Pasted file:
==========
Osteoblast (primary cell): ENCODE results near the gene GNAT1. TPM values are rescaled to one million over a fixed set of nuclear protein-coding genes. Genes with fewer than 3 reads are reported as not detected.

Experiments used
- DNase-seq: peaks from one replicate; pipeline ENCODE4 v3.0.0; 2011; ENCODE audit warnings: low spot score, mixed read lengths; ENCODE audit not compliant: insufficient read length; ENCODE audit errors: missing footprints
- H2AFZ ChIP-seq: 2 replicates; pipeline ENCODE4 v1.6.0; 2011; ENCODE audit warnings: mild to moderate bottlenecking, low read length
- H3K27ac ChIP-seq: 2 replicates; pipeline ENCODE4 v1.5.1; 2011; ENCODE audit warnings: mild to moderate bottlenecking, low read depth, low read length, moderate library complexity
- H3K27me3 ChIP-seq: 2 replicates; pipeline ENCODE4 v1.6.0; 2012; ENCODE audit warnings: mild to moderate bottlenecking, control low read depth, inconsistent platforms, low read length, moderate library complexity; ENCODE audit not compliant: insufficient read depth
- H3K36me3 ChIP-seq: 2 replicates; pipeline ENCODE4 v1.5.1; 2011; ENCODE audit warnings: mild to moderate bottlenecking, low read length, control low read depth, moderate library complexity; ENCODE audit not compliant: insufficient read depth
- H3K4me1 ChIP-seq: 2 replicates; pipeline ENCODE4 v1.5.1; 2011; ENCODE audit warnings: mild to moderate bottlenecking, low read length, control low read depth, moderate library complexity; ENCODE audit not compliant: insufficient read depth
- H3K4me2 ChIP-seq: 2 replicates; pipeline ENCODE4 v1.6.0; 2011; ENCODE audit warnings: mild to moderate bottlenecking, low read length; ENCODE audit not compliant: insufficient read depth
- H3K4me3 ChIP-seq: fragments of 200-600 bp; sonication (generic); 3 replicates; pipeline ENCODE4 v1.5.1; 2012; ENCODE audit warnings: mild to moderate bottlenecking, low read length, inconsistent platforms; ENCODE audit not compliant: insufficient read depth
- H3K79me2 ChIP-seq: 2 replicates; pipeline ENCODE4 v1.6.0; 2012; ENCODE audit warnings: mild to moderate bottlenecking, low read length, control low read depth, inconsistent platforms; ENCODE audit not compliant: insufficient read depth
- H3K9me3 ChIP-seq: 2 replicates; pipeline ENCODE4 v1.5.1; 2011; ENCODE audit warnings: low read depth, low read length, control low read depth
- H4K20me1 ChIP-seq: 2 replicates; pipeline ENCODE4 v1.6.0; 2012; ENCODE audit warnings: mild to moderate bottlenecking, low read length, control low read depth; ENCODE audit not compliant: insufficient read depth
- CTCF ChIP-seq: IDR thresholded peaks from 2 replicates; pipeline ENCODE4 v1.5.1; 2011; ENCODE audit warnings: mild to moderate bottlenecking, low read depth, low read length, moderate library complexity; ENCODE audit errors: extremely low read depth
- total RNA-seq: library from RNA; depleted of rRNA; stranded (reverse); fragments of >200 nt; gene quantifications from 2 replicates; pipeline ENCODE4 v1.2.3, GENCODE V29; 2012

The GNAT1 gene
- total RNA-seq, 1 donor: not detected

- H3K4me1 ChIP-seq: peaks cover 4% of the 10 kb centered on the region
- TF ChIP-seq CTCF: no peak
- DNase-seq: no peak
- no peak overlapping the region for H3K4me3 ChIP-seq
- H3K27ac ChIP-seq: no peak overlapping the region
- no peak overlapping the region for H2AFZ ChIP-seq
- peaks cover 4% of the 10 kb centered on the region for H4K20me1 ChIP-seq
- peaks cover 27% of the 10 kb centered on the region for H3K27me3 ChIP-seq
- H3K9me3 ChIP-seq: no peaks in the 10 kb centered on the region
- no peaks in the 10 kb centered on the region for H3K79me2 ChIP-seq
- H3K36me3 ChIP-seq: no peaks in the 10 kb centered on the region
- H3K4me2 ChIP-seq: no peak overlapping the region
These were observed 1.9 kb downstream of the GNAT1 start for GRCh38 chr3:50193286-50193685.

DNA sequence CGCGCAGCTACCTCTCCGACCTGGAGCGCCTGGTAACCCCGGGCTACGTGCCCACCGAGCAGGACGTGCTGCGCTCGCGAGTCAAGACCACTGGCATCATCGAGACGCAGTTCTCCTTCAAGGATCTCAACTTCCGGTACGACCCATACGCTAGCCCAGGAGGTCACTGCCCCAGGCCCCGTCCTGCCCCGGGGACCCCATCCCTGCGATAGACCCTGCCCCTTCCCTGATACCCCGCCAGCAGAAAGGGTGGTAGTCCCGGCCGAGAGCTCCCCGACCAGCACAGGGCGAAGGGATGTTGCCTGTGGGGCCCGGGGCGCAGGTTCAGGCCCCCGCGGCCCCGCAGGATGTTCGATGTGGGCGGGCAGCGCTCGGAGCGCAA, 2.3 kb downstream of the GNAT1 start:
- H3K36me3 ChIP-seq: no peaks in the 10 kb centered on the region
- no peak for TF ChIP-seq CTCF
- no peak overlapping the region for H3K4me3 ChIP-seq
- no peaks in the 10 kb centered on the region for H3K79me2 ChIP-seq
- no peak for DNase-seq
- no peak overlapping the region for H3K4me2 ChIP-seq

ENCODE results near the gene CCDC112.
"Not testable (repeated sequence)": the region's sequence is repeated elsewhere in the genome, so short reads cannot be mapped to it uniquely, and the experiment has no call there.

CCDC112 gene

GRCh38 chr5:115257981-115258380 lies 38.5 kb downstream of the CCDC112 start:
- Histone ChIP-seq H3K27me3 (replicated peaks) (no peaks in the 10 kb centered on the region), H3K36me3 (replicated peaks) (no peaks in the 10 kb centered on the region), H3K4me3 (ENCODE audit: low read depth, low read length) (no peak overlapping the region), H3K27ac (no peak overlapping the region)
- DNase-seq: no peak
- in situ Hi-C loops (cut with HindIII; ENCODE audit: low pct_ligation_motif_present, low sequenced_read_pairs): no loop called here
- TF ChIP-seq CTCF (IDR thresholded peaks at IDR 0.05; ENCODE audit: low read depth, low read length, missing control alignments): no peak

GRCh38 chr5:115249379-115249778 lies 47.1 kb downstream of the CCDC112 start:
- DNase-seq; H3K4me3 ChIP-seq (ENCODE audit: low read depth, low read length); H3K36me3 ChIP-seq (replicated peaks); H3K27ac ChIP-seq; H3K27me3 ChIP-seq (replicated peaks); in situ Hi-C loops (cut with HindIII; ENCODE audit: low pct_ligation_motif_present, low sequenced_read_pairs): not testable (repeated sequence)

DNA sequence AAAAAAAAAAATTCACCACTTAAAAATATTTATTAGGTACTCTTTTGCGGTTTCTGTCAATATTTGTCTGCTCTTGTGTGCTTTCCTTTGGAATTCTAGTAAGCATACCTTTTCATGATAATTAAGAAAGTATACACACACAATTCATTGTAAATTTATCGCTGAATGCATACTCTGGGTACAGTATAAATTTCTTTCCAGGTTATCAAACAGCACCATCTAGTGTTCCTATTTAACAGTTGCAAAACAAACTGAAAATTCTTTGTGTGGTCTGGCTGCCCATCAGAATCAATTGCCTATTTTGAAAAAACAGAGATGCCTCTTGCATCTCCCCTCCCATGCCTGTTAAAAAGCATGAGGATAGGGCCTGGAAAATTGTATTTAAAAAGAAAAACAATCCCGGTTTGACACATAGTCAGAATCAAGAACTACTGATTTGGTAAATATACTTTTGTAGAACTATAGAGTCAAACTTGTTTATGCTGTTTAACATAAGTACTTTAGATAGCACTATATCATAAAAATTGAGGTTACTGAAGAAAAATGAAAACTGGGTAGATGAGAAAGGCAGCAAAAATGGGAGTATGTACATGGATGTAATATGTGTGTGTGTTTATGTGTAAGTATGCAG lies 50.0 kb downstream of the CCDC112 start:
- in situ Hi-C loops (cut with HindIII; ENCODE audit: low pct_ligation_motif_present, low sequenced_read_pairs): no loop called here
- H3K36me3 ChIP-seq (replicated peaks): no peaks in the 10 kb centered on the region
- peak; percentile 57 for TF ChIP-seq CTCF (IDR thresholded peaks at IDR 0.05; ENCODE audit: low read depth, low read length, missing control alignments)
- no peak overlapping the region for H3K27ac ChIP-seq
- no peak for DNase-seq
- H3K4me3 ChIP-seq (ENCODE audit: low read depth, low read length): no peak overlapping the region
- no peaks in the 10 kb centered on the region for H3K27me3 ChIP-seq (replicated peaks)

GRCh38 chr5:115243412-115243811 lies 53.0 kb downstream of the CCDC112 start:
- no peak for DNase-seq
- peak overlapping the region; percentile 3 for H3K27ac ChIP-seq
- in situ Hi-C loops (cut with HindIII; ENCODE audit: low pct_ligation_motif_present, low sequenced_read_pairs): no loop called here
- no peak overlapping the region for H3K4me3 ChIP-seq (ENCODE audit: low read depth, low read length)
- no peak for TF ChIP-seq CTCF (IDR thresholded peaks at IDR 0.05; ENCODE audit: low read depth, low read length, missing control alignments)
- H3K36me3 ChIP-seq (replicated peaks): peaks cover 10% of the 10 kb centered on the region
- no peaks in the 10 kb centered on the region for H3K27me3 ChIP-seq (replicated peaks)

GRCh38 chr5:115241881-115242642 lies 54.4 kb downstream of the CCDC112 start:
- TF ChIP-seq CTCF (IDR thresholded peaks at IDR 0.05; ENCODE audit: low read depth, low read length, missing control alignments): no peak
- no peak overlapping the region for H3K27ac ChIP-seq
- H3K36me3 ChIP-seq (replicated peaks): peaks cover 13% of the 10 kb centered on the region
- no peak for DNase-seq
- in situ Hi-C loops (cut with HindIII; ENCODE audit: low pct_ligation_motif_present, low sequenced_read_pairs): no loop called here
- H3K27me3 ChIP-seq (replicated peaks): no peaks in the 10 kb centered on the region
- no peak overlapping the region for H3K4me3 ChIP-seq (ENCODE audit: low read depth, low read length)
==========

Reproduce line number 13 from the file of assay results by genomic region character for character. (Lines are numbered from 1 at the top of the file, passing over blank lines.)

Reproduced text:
- H4K20me1 ChIP-seq: 2 replicates; pipeline ENCODE4 v1.6.0; 2012; ENCODE audit warnings: mild to moderate bottlenecking, low read length, control low read depth; ENCODE audit not compliant: insufficient read depth